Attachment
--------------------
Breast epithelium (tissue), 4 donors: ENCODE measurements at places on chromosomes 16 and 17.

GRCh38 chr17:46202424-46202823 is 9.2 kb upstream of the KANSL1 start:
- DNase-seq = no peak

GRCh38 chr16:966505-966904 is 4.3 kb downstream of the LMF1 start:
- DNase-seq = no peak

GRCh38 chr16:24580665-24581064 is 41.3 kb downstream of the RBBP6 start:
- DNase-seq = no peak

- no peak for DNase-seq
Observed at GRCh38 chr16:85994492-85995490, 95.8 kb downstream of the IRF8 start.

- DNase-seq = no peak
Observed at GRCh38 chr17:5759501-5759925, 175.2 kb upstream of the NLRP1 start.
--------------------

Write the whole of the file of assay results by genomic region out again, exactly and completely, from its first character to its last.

Breast epithelium (tissue), 4 donors: ENCODE measurements at places on chromosomes 16 and 17.

GRCh38 chr17:46202424-46202823 is 9.2 kb upstream of the KANSL1 start:
- DNase-seq = no peak

GRCh38 chr16:966505-966904 is 4.3 kb downstream of the LMF1 start:
- DNase-seq = no peak

GRCh38 chr16:24580665-24581064 is 41.3 kb downstream of the RBBP6 start:
- DNase-seq = no peak

- no peak for DNase-seq
Observed at GRCh38 chr16:85994492-85995490, 95.8 kb downstream of the IRF8 start.

- DNase-seq = no peak
Observed at GRCh38 chr17:5759501-5759925, 175.2 kb upstream of the NLRP1 start.